1

On this forum thread I see (translated):

On Telecom Router we have those wifi encryption modes

Disabled-OpenNet

- WEP (128 bit) -> WEP (unsafe breakable in some minutes)

- WPA-PSK TKIP 256 bit -> WPA (unsafe breakable in some hours)

- WPA-PSK AES 256 bit -> WPA2 (safe)

- WPA-PSK TKIP-AES 256 bit -> WPA\WPA2 (unsafe)

Is WPA-PSK AES safer than WPA-PSK TKIP-AES? Is WPA-PSK TKIP-AES dangerous for security?

4

As described, the disadvantage to allowing TKIP (also known as WPA) is that there is a known weakness. AES (used in WPA2) is more robust. Setting it to a mode that allows both will allow older devices that don't support WPA2 to connect in WPA mode, while devices that do support WPA2 will use that instead. Setting it to AES only comes at the price of rejecting any clients that support just WPA.

The ultimate security risk is that an older device will connect, and traffic will be intercepted and used to determine the encryption key and can then eavesdrop on the activity.

6

TKIP is vulnerable to an attack similar to the WEP "ChopChop" attack.

TKIP uses MIC for guaranteeing the integrity of an encrypted frame. If more than two MIC failures are observed in a 60 second window, both the Access Point (AP) and client station shut down for 60 seconds. The newer TKIP attack uses a mechanism similar to the “chopchop” WEP attack to decode one byte at a time by using multiple replays and observing the response over the air. When a MIC failure occurs, the attacker can observe the response and waits for 60 seconds to avoid MIC countermeasures. Using the mechanism, the attacker can decode a packet at the rate of one byte per minute. Small packets like ARP frames can typically be decoded in about 15 minutes by leveraging this exploit.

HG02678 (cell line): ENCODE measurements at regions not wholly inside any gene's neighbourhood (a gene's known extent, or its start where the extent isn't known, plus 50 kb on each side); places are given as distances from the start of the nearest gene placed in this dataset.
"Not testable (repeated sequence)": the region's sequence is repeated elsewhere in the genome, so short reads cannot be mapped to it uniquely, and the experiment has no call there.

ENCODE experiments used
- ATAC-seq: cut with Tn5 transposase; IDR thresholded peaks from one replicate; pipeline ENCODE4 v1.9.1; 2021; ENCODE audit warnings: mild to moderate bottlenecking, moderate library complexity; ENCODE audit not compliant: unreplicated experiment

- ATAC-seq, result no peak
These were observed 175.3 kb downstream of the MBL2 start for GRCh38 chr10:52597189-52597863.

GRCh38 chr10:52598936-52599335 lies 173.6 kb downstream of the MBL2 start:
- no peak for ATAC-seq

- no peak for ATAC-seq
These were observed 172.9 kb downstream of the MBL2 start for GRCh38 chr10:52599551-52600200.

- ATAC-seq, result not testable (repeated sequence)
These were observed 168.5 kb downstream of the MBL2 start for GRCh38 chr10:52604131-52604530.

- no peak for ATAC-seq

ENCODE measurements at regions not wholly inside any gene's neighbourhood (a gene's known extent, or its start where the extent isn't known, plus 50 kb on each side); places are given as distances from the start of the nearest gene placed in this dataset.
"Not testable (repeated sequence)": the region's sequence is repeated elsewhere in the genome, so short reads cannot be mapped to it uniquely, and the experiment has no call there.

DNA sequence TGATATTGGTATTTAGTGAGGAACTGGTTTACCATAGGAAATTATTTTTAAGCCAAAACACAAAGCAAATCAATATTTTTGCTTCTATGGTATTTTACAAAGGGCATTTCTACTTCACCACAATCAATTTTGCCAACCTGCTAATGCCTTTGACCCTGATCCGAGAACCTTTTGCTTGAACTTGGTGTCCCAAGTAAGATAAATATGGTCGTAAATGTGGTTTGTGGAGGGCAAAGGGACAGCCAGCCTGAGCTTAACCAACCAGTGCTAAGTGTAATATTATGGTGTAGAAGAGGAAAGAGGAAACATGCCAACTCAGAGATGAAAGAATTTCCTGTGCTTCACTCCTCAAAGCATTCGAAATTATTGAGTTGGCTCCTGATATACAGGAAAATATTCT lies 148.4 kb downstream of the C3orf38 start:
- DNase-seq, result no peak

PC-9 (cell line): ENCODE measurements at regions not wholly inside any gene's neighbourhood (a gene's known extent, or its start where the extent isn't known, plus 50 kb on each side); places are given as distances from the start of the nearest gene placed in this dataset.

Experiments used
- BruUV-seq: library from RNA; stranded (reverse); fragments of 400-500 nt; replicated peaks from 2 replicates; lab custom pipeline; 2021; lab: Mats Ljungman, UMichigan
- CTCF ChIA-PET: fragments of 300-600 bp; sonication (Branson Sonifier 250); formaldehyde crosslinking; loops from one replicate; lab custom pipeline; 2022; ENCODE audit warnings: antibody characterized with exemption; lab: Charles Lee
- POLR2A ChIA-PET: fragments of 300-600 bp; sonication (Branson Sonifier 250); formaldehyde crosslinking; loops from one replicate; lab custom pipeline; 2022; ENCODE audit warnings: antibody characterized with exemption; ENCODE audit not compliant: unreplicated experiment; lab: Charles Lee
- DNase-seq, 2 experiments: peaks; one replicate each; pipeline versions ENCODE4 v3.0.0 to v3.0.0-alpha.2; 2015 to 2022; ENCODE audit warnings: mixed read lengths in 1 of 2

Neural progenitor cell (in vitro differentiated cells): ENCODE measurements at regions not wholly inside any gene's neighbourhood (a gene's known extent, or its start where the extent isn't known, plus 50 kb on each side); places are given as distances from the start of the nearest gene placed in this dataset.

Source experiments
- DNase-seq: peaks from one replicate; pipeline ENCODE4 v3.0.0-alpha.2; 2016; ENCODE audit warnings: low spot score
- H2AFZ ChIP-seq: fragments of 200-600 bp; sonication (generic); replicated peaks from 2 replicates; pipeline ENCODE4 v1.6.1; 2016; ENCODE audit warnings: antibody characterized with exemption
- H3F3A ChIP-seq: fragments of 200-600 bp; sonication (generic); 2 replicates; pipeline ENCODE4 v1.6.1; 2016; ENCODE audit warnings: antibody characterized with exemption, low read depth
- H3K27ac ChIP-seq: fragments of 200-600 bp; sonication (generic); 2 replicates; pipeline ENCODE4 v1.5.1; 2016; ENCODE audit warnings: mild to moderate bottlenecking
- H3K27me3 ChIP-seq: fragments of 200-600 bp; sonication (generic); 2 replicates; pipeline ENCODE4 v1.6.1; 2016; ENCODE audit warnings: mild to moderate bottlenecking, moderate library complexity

TKIP also includes a sequence counter that could detect if a packet is being sent out of sequence. However, with the introduction of QoS based on the WMM standard, the sequence enforcement across multiple QoS queues was relaxed for performance reasons. This creates another security flaw. Once a TKIP frame has been decoded, the attacker can use the obtained key sequence to further inject up to 15 additional arbitrary frames using different QoS queues without triggering a sequence number violation that would have lead to the injected packet being dropped.

Summary of TKIP Vulnerabilities

  1. This is not a key recovery attack. TKIP keys are not compromised and it does not lead to decryption of all subsequent frames.

  2. The attack affects all TKIP deployments (WPA and WPA2) regardless of whether they use Pre-Shared Keys (PSK) or the more robust enterprise mode with 802.1x authentication.

  3. The attack can reveal one byte per minute of a TKIP encrypted packet. Small frames like ARPs are good candidates for the attack.

  4. If QoS is enabled, the attack can also lead to injection of up to 15 arbitrary frames for every decrypted packet. Potential attack scenarios include ARP decoding followed by ARP poisoning, DNS manipulation, etc.
  5. WPA and WPA2 networks that use the more robust AES-CCMP encryption algorithm are immune to the attack.
  6. The attack is capable of decrypting a TKIP frame sent from an AP to a station (not station to AP).

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